Front Lines is a tactical wargame of the "near" future (set in 2020 or 2044, depending on whether you play the U. S. or German version). It can run in either single-player or two-player mode, and can use a head-to-head feature by modem. All the usual forces of the modern army are present, but by this time heavy laser weapons have become practical, soldiers wear powered armor, unmanned ground strike aircraft are common, tanks can hover as well as roll, and artillery projectiles are even more powerful and accurate than they are today.
You command your army, which may incorporate some U. S. forces, in the European theater. Some of the opposing forces answer to a corporate conglomerate. The roles of offensive, defensive, and supply assets have to balanced properly. The game progresses through a series of land battles over various kinds of terrain -- and the terrain gives varying combinations of advantages and disadvantages. The game has some limited representation of Europe's real-world geographical features, which gives a sense of why they are militarily important. For example, you can see the importance of the Fulda Gap, just as it was important in previous World Wars, and just as it would have been important if the Cold War had become hot.
Each battle has one or more objectives, and also a time limit. To win, you must accomplish your objectives while stopping the enemy from accomplishing his, and you must do this before time runs out. Each objective accomplished earns you a certain number of victory points. At the battle's end, the winner is the player with the most victory points.
What do you call the offspring of a male Warlords and a female Command and Conquer? Front Lines! And like all offspring of two different species, this game is also sterile.luckily. We can only be glad this game will be unable to pass on its genes.
Front Lines is a turn based war strategy, in which you lead your little platoon of troops to battle and hopefully accomplish the mission you have accepted before the allotted number of turns have passed. Unfortunately, these missions can sometimes take ages because the game play is quite slow (although it might just be my computer.) I seem to recall waiting in front of my computer for approximately seven minutes before the computer player decided it was done moving its tanks around. The movement around the map is jerky, and can get extremely frustrating. If you have the patience however, the game does become quite enjoyable.
Although the sound is nothing special, it does accomplish its job. There are cute little wrrrrr-ing sounds went tank moves, and little booms when vehicles explode and guns are fired. The soundtrack is an enjoyable midi track that may drive you to the insertion of flaming Q-Tips into your ears if listened for too an extended period of time.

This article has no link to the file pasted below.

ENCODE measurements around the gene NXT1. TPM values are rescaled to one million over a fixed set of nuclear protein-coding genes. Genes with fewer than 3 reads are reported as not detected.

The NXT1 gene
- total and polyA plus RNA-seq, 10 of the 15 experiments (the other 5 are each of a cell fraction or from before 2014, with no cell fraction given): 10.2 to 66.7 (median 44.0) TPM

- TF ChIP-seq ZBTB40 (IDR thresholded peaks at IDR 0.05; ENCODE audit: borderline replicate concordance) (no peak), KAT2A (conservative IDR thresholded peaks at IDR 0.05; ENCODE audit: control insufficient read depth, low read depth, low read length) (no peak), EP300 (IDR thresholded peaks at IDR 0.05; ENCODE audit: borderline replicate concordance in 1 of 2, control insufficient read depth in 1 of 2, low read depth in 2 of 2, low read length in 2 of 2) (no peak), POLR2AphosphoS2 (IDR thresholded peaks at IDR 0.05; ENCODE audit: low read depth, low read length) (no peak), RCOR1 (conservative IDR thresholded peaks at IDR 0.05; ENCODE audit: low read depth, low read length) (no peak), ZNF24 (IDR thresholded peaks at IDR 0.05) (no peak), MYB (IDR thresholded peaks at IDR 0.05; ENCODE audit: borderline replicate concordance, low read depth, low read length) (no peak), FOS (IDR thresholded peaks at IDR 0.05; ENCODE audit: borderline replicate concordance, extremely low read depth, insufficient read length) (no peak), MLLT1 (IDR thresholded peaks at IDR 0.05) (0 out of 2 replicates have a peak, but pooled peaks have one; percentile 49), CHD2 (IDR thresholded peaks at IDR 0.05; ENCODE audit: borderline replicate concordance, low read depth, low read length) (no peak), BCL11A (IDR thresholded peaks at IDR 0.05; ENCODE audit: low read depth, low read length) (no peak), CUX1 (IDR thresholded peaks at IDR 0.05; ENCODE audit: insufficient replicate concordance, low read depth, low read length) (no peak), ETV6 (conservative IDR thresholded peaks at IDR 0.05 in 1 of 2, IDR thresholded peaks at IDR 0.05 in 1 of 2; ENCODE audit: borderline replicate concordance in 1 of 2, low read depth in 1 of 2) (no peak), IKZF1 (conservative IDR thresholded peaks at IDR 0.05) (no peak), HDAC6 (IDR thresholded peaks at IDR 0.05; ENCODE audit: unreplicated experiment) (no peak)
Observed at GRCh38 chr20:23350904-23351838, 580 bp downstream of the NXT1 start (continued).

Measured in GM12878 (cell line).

One plus of this game, is that it comes equipped with a map editor. Once you have become bored with the supplied maps, feel free to change and mess around with the terrain (put your platoon on an island surrounded by water and watch the infantry try to get to their mission points. oh the agony!) You can create legitimate maps as well, if you take the time to learn how the map editor works.
All in all, Front Lines is an ok game, but I believe it to be nothing special. I am a fan of games such as Star Craft and Command & Conquer, so I prefer real time strategy to turn based (the computer just takes too damn long!) Still, for a turn based strategy, this turned out ok, once you get passed the choppy animation and slow moving computer.
Front Lines is a hypothetical wargame that strongly resembles QQP's venerable The Perfect General series, combining the elements of board game warfare with good graphics and sound. Set in the next century, the game simulates tactical-level ground combat, with focus on armor and infantry.
One of Front Lines's high points is the variety of play options. The game includes dozens of pre-constructed and challenging scenarios for one or two players, as well as a full scenario builder and editor you can use to design your own battlefield. In terms of gameplay, Front Lines fits somewhere between The Perfect General and Blue Byte's Battle Isle series: it is not as realistic as The Perfect General, but it gives more nods to realism than Battle Isle. The catalog-style descriptions of vehicles are excellent, and even instructive for the casual wargamer. The movement and combat interface system is easy to use with realistic battle segments. The game isn't a fast-paced rush to victory, but rather an exercise in small unit tactics with a great level of detail. The computer keeps track of hidden units, elevation, line of sight, target strength, distance and more. Overall, an excellent design that is ideal for novice and intermediate wargamers. Flawed AI and some questionable realism, though, means expert wargamers should stick to Norm Koger's Red Lightning for their realistic hypothetical wargame fix. Not as good as The Perfect General, but a worthy attempt. Recommended!
How to run this game on modern Windows PC?
People who downloaded Front Lines have also downloaded:
Gary Grigsby's Pacific War (2000), Flashpoint Germany, Fields of Glory, Gary Grigsby's World At War, Fort Apache, G.I. Combat: Episode 1 - Battle of Normandy, Fire Brigade: The Battle for Kiev 1943, Frontline: Fields of Thunder
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